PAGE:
The Center for Information and Research on Civic Learning and Engagement (CIRCLE), a research organization that studies the activism and civic involvement of young people, moved this summer to Tufts' Jonathan M. Tisch College of Citizenship and Public Service from the University of Maryland.
In a country where the rise of college tuition is making the pursuit of higher education increasingly exclusive, it seems far-fetched that a private college could be tuition-free.
Charges that former employees Jodie Nealley and Ray Rodriguez embezzled nearly $1 million from Tufts hit everybody at the university hard, but few campus figures were as heavily affected as Tufts Community Union (TCU) senators. They have spent months securing funds generated by the Student Activities Fee, reworking their financial accounts, and getting to know the Office for Campus Life's new director, Joe Golia. And that's all as they deal with trust issues stemming from the alleged betrayal by Nealley, who served as their advisor. In this Campus Comment, senators talk about the transition and their thoughts on Golia:
This is the first in a two-part series in which the Daily looks back 25 years at a case in which a faculty member at the Tufts Medical School embezzled thousands of dollars from the university to fund his ongoing affair with a prostitute and then murdered her.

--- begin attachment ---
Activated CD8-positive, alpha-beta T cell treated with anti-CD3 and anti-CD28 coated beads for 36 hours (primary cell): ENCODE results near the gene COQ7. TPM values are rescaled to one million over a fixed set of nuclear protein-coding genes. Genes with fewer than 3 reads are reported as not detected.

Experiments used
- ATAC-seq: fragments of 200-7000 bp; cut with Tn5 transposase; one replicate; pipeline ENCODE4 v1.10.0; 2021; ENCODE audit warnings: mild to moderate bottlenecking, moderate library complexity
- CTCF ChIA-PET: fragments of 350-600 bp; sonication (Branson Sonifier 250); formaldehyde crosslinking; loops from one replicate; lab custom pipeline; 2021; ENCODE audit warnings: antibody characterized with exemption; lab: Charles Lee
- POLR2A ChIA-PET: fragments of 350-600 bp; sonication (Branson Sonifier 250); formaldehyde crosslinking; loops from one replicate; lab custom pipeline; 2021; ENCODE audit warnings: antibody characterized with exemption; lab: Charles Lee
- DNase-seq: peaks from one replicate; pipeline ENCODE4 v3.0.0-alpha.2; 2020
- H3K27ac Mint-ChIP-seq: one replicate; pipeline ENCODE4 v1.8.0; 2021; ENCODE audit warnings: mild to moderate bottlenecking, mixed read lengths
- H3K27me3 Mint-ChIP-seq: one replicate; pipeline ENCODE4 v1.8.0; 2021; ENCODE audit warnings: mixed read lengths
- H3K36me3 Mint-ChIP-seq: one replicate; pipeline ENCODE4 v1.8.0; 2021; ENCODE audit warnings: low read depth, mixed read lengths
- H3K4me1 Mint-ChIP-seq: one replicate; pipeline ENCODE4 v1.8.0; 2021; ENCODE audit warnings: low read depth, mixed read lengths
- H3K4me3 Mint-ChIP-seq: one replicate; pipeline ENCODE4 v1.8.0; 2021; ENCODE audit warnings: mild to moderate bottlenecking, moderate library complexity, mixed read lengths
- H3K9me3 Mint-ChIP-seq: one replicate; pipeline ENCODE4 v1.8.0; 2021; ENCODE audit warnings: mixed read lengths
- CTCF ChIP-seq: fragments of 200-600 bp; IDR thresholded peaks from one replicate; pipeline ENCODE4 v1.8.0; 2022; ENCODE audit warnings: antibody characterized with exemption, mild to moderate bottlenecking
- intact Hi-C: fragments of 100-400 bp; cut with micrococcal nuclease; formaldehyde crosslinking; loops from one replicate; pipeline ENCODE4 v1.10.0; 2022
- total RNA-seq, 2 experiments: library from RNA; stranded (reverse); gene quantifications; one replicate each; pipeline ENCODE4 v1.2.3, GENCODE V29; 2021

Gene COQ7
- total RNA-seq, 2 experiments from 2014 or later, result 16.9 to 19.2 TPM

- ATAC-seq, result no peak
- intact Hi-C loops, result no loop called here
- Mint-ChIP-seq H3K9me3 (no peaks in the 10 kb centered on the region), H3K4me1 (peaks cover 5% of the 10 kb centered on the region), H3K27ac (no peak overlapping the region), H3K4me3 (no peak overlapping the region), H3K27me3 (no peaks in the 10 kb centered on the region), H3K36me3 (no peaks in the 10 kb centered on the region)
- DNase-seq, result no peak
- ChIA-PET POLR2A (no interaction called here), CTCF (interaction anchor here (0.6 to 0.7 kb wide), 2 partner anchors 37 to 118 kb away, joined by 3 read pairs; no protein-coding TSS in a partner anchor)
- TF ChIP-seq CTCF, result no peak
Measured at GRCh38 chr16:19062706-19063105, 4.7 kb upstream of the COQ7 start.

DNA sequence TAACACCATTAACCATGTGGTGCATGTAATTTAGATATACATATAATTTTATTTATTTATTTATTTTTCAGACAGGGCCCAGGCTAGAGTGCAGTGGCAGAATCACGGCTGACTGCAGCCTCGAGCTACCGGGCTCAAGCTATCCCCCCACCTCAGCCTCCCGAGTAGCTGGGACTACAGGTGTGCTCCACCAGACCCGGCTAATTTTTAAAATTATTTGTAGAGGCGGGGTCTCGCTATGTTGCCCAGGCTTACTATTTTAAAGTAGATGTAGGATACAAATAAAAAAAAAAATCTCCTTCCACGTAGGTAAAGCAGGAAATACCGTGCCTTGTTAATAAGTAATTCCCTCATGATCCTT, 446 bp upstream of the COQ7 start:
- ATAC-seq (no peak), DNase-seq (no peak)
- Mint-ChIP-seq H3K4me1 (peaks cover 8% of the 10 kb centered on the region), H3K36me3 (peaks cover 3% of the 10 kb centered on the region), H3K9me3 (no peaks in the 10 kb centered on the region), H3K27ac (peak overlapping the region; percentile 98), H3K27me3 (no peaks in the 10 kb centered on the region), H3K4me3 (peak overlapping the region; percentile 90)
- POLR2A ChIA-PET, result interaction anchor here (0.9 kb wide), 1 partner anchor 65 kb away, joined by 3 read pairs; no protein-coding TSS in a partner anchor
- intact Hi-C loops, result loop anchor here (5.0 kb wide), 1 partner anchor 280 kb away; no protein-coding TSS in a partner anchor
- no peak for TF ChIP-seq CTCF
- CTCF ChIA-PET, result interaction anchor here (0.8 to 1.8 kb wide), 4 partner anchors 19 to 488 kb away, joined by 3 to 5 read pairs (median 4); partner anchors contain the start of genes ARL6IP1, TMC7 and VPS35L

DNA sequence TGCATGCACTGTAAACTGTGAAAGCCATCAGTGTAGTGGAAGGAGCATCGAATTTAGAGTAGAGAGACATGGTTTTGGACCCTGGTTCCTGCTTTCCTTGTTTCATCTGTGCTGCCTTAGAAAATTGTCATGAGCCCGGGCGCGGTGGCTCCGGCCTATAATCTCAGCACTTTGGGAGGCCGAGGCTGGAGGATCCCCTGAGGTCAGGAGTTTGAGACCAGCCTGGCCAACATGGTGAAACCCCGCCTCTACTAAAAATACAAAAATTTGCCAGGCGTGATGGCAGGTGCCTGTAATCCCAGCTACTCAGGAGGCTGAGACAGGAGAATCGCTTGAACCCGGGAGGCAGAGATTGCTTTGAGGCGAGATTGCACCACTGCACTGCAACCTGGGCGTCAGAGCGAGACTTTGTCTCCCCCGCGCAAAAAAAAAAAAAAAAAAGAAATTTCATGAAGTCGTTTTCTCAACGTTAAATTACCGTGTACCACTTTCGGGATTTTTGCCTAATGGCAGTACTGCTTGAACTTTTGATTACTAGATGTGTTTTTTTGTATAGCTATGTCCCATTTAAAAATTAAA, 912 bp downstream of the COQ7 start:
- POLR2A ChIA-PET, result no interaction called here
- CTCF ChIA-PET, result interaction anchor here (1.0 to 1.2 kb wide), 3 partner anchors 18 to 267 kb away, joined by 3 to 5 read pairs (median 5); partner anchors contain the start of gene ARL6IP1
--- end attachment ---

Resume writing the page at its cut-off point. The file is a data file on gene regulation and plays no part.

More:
Alleged rapist Michael Mahoney is being held without bail after a Somerville court deemed him potentially hazardous to society at a dangerousness hearing on July 11. But if law enforcement officials are correct, Mahoney's mixed-up judgment might pose as much of a threat to himself as his aggression does to women. According to officials, the victim of a July 6 rape near Tufts convinced Mahoney, her alleged attacker, to give her his phone number, which the police used to hunt him down the next day, the Boston Herald reports. Spokesperson Jessica Venezia of Middlesex County District Attorney Gerry Leone's office declined to comment on the Herald's report, citing legal restrictions. "There's a motion to impound all of the clerk's files," she told the Daily. "It's not public information, which is usually the case in sexual assault trials, so I unfortunately can't confirm that." Mahoney has been charged with three counts of aggravated rape and kidnapping, the Herald reports. The rape in question occurred near the intersection of College Avenue and Dearborn Road, just steps from many students' houses. Somerville Police Captain Paul Upton noted in an interview with the Daily last week that a separate assault, which occurred by Powder House Circle on June 28, possessed "distinct similarities" to the July 6 rape. "They were close in time - they were only eight days apart - they occurred at approximately the same time of day, they occurred in the same vicinity and there are similarities in the suspects' descriptions," Upton said. He would not confirm that the Somerville Police considered Mahoney a suspect in the June 28 incident, but he said charges in that case were forthcoming.